• A balanced and competent legal and administrative organization;
  • Adequate volume of work;
  • Adequate gross revenue;
  • Equitable compensation plans for partners, associates, paralegals, and administrative staff;
  • Controlled expenses;
  • Functional systems, controls, and financial policies and procedures;
  • Adequate attention to hiring, training and career development;
  • Adequate attention to the retention of partners;
  • Appropriate facilities and automation of processes; and
  • Adequate attention to the marketing of firm services.

     Recognizing the exigencies of successful law offices is certainly an important first step. Bringing them about requires good leadership and sound management practices, such as the vision to identify opportunities and direction, financial insight, appropriate interpersonal and communicative skills, the willingness of lawyer management to share authority, and the empowerment of other lawyers and key management personnel.

     Evolving into a well-managed law office requires re-examining the way in which authority and responsibility are delegated. The tension between the need to serve clients and manage the law office causes most lawyers to put aside much of their nonlegal work and give "short shrift" to their management role.

     Although it may seem to make sense to delegate administrative responsibilities to support staff, they, too, may find that these responsibilities are too difficult to cope with while serving in their support roles. Being a good manager requires the unquestioning trust, confidence and respect of partners and a sound understanding of finances, technology, and human resources. The skills required are not simply tasks, but rather are steeped in the ability to analyze, plan, and implement actions with leadership and management acumen.

     It is therefore, a mistake to assume that nominally productive partners can or should take on practical management functions. Law schools train lawyers, not managers. Expecting under-utilized partners to function as managers is inherently wrong, especially because they have not been trained in the disciplines necessary to manage.

     Delegating management authority and responsibility to a professional manager is clearly the most prudent option. Not only will a professional manager assure that management functions will be carried out completely and competently, but also his or her presence will free lawyers and staff to do what they do best.

The Economics of Delegation -

     Those lawyers who hold on tightly to management functions under the guise of saving overhead are fooling themselves. In one firm, the uneconomical use of lawyer time devoted to management become readily apparent when, during its first quarter, five partners in a ten person firm devoted a little less than $90,000 of potentially billable time to managerial matters. Only after expressing the time of partner involvement performing management functions in dollars did the cost of having no professional firm management become apparent. Also, in addition to the loss of billable hours, it was the consensus of the partners that the firm was not receiving management services equal to the dollars expended.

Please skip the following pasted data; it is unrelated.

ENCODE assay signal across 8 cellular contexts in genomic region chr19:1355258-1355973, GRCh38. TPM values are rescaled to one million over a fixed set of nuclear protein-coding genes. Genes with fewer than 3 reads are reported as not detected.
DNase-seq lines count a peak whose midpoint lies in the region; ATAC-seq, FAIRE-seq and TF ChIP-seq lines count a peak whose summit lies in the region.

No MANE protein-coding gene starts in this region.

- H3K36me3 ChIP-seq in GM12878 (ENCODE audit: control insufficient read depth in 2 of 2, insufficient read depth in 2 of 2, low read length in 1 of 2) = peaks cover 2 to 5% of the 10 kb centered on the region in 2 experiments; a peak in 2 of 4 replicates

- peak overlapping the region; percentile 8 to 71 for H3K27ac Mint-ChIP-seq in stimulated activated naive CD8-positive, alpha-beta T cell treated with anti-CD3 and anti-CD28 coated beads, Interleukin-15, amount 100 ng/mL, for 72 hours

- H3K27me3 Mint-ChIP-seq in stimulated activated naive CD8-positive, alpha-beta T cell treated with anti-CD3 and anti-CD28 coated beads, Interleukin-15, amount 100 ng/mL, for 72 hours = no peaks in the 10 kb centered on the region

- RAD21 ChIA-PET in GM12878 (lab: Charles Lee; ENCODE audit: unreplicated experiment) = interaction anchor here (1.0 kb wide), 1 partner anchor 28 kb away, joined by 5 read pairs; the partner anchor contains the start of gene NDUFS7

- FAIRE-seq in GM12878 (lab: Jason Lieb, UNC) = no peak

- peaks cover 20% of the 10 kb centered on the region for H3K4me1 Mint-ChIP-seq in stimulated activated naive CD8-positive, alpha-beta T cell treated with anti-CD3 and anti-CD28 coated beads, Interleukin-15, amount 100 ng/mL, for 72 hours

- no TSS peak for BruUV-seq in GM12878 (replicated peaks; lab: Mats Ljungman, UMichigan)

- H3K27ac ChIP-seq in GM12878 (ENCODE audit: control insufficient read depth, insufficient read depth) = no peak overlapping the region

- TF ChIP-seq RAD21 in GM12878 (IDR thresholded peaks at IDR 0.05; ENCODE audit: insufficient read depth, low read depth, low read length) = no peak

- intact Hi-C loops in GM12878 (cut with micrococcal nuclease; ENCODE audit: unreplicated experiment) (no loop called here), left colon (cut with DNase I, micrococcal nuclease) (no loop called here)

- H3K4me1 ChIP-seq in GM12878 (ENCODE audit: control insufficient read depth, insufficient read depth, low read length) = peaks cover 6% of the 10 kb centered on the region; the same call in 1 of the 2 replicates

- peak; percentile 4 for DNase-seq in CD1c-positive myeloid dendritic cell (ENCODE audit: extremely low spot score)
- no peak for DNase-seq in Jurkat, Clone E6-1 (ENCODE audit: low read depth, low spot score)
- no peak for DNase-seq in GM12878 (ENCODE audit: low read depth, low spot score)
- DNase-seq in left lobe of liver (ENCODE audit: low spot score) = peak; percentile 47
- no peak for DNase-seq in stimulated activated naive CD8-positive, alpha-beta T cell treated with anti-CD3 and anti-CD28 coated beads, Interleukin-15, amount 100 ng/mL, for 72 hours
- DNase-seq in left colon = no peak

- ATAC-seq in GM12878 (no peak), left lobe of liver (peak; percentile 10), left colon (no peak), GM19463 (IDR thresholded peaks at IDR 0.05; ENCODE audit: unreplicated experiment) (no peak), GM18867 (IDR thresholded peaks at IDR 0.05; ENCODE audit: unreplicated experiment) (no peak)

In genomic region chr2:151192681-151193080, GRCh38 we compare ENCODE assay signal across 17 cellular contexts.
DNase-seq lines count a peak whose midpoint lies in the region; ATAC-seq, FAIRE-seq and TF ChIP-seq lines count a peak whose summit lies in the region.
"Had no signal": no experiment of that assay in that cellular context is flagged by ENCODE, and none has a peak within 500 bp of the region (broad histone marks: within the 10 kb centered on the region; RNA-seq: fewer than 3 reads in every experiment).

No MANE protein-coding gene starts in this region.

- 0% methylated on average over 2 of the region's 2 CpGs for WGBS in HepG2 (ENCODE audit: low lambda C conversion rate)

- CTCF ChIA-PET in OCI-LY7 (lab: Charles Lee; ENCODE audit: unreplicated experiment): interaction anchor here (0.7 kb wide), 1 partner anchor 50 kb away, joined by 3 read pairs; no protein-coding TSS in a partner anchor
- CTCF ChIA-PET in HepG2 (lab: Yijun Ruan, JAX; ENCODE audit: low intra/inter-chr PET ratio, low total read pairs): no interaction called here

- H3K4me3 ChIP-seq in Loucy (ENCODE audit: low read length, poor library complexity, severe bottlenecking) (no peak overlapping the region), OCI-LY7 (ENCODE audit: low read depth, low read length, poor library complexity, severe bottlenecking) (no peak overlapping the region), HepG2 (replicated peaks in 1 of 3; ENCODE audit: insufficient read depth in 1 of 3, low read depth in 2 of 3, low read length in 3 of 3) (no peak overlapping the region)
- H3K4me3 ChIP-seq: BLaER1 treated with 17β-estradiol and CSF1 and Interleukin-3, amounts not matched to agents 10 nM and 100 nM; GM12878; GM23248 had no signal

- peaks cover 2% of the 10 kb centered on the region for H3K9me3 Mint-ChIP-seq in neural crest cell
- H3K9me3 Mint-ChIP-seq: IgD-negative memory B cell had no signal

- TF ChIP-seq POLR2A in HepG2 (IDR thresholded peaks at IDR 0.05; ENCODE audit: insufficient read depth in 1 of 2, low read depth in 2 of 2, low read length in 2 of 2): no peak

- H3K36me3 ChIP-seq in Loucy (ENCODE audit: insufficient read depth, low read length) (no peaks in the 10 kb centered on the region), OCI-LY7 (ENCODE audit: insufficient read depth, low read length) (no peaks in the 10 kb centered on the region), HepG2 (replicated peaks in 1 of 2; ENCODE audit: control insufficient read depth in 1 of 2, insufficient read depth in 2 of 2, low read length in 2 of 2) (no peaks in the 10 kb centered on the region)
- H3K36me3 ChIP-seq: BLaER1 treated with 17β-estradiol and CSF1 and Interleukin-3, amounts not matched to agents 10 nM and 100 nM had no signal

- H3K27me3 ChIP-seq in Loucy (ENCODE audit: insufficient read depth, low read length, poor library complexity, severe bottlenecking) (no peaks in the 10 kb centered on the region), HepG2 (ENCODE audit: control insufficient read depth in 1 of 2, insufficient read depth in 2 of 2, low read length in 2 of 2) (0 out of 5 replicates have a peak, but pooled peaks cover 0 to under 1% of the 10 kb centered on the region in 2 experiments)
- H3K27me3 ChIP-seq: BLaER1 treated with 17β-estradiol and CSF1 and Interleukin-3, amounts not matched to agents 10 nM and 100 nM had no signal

Though applying a $100-, $200-, or $300-per-lawyer-hour sum to diversionary management time does not require the use of higher mathematics, its inherent lack of economic sense often is overlooked. In a "penny-wise, dollar foolish" mindset, lawyers are not apt to associate cost with actual expenditure. It is true that the price of talented professional managers, depending on the scope of their jobs, will rival that of talented lawyers. However, while lawyers are the means with which revenues are generated, professional managers are the means with which revenues are maximized and perpetuated. The true value of professional managers is not measured so narrowly as an out-of-pocket cost or even as the sum of lawyer time saved. More appropriately, the ascription of a dollar value to threats avoided and opportunities captured paints a vivid picture of the costs of not employing professional managers. After all, what is the cost of losing a firm's largest client or of the defection of a profitable practice group. . . particularly when it could have been prevented?

The Bottom Line -

     There is no question that professional law office managers make important contributions to the financial and operating success of the legal organizations in which they are employed. The value of these legal managers can only increase as they continue to apply business principles to legal organizations and to enhance productivity by developing automation and maintaining and analyzing financial data and management information to ensure the delivery of high-quality legal services, in a timely manner, at fees clients are willing and able to pay. Increasingly, astute managers are exercising influence on virtually all decisions affecting the "business of law" and are providing management support to those lawyers who are responsible for managing and coordinating substantive practice areas.

     A wise managing partner of a major New York City law firm told the author, "The continued growth and profitability of this law firm depends on two factors: The first is the people in it. This is the single most important element. The second is the ability of the firm's lawyer management to exercise good judgment and continue to make sound business decisions that will contribute positively to the firm's financial growth and to the healthy interpersonal relationships among and between the partners, the partners and the associates, and between the lawyers and the administrative support personnel. I hope the future lawyer managers of this firm are as fortunate as I was to work with as able an administrator as I have. Without a competent administrative legal executive who possesses the financial acumen, business insights and management skills, my job as managing partner would be considerable more difficult and stressful, if not impossible to perform."

©1999-2015 Joel A. Rose & Associates